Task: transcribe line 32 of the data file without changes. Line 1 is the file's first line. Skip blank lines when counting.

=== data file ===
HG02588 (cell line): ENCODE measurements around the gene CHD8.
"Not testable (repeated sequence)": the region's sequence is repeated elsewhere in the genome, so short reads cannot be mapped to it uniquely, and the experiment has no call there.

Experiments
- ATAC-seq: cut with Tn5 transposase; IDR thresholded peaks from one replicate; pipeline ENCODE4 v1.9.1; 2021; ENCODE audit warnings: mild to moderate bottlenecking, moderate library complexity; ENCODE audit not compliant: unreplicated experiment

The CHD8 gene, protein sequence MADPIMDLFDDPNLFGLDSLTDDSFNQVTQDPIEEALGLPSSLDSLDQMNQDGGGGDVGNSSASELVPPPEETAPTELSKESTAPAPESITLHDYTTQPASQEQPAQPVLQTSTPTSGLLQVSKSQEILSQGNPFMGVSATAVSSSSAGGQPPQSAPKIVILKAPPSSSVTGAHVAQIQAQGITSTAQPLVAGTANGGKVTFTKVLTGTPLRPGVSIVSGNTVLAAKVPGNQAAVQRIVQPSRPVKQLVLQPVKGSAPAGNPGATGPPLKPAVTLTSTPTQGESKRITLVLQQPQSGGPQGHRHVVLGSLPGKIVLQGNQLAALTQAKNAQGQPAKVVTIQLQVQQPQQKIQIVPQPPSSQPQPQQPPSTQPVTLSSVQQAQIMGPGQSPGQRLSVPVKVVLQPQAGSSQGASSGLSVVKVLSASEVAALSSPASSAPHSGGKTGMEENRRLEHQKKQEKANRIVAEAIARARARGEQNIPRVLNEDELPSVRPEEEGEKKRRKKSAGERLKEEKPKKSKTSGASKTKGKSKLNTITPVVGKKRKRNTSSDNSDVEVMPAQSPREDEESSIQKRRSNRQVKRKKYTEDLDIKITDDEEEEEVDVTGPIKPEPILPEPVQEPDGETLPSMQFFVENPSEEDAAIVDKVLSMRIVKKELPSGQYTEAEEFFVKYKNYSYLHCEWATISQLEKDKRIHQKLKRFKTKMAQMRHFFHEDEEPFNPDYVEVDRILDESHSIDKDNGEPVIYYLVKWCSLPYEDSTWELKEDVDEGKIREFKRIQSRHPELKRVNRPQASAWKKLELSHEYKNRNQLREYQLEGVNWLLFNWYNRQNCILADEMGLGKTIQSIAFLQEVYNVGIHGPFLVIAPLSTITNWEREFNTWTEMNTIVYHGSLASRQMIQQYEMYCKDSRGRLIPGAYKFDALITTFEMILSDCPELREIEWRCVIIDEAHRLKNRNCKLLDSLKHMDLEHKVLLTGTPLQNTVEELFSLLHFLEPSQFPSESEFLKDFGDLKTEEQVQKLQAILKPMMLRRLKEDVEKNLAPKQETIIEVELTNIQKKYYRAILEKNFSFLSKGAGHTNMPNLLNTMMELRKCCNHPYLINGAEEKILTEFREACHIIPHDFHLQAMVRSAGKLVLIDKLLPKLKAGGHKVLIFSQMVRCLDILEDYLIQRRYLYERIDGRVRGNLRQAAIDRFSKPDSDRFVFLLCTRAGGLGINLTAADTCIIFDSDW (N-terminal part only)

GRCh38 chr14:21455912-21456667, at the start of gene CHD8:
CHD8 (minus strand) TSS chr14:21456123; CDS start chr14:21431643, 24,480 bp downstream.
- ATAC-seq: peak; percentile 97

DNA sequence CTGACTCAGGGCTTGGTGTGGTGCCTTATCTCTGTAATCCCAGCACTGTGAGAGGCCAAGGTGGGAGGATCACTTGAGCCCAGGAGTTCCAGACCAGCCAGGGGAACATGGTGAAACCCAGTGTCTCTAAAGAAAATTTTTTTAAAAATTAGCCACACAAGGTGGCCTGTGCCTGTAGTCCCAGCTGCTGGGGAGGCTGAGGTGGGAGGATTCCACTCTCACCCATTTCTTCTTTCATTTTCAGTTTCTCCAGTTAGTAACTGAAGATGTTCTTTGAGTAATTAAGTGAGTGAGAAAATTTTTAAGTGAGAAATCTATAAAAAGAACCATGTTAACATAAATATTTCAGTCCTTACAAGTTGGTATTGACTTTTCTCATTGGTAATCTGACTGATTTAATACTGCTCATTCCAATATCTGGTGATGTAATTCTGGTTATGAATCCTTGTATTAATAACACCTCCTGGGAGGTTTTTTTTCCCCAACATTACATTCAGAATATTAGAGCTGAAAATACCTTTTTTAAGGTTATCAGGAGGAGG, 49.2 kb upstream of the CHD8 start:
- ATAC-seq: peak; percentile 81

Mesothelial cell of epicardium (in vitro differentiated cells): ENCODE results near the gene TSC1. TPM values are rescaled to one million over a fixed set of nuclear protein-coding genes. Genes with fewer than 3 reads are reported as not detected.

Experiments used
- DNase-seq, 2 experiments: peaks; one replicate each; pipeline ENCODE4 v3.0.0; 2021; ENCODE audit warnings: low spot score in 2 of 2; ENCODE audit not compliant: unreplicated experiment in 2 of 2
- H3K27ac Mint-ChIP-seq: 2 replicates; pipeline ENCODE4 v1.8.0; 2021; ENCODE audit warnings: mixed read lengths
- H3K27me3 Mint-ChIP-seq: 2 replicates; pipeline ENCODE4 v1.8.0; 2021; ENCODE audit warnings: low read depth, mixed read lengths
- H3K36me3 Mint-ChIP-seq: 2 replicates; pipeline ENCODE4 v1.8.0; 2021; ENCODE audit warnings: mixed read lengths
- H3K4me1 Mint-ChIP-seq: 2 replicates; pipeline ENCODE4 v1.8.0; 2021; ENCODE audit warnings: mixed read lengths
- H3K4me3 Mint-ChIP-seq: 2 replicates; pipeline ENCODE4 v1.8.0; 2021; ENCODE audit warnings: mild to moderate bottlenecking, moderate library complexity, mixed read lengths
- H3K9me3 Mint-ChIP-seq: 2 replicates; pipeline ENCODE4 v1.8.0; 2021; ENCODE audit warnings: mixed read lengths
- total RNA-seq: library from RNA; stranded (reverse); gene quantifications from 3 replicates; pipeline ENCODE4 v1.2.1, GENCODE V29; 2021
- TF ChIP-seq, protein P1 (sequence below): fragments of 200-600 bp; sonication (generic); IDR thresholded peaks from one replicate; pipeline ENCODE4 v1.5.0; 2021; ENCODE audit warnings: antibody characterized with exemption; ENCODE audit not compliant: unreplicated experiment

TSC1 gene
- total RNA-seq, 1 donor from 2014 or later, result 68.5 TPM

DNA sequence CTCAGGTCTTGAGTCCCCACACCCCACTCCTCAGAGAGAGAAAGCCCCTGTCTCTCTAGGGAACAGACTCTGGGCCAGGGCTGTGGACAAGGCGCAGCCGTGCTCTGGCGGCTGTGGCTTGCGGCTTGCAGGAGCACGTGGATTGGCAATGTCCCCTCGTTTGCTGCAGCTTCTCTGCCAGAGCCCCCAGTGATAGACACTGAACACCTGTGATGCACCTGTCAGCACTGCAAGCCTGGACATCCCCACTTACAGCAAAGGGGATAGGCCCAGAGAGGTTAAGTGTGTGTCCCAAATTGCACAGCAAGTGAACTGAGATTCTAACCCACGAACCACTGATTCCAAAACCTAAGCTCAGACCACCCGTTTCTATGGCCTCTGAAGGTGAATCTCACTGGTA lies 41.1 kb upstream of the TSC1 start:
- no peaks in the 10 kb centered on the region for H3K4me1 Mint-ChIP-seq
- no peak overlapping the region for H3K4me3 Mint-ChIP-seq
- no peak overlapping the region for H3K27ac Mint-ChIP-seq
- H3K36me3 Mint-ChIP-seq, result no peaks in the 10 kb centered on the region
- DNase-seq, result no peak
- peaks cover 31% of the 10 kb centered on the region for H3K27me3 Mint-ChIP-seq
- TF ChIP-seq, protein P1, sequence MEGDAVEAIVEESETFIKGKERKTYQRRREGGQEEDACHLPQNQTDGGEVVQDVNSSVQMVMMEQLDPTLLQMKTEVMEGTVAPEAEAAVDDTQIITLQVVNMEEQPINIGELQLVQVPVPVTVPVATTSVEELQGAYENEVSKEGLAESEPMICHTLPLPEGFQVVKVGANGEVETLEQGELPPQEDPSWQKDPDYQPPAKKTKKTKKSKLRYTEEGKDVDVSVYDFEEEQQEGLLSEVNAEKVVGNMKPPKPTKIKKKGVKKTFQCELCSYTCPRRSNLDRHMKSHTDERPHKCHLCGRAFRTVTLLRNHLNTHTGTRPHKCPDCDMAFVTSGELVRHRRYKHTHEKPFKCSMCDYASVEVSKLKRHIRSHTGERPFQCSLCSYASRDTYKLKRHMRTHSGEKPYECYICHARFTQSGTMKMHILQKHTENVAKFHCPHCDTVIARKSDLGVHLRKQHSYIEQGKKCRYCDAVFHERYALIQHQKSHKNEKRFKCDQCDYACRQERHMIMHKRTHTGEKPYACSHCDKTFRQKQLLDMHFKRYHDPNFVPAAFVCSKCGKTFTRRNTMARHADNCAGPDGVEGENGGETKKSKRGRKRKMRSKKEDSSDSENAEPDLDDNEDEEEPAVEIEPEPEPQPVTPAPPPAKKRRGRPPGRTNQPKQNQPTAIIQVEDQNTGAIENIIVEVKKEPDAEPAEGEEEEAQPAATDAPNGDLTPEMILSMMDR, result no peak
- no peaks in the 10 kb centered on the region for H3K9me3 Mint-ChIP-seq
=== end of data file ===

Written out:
- no peaks in the 10 kb centered on the region for H3K9me3 Mint-ChIP-seq